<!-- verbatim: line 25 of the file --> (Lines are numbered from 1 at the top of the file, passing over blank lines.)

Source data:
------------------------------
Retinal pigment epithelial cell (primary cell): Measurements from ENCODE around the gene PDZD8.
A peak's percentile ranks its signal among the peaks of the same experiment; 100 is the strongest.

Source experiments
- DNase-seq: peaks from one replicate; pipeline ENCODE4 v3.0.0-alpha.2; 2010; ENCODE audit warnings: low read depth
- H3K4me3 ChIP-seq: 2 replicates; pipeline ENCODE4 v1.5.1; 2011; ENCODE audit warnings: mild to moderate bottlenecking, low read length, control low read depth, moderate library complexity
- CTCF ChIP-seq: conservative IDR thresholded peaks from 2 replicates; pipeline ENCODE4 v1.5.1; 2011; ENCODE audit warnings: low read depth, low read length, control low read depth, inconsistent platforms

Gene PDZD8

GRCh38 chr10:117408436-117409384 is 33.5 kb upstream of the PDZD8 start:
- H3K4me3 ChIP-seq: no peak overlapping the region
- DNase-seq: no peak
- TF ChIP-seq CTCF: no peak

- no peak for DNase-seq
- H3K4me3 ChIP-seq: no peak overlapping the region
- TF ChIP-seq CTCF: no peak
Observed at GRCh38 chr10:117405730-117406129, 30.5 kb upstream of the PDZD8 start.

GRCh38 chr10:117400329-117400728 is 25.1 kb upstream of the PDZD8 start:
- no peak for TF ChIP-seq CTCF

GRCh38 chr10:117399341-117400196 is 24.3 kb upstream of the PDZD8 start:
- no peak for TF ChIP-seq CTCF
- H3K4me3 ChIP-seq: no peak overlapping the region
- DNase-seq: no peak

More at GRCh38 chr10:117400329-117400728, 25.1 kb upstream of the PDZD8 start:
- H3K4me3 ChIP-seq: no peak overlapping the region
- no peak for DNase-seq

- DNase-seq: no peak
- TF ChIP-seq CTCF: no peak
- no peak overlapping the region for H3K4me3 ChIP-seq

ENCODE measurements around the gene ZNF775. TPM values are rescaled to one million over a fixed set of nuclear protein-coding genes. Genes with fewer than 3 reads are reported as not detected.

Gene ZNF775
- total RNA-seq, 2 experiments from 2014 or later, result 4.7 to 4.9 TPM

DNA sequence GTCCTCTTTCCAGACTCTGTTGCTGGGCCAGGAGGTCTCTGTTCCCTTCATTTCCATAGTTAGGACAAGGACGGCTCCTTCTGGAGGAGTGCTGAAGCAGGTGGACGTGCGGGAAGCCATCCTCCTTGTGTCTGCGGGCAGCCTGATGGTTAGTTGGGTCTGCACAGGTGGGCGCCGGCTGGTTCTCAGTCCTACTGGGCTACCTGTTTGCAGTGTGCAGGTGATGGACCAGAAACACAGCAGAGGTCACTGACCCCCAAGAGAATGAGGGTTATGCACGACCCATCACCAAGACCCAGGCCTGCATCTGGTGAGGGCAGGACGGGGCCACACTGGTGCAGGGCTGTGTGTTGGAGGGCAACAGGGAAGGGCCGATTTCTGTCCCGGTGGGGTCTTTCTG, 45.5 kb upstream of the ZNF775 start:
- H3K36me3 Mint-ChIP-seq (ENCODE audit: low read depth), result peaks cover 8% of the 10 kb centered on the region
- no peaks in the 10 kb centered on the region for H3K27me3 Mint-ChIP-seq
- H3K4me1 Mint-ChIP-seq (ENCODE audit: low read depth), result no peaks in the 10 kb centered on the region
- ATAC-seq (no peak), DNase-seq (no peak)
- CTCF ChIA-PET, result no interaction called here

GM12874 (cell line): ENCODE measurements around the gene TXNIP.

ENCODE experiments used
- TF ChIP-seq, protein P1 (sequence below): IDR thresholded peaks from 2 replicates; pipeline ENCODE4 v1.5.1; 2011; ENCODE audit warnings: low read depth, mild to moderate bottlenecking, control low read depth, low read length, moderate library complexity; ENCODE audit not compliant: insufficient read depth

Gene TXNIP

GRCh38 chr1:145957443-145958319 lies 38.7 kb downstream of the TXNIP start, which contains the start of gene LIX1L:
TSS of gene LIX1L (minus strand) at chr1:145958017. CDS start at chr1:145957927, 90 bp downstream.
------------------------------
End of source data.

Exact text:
- DNase-seq: no peak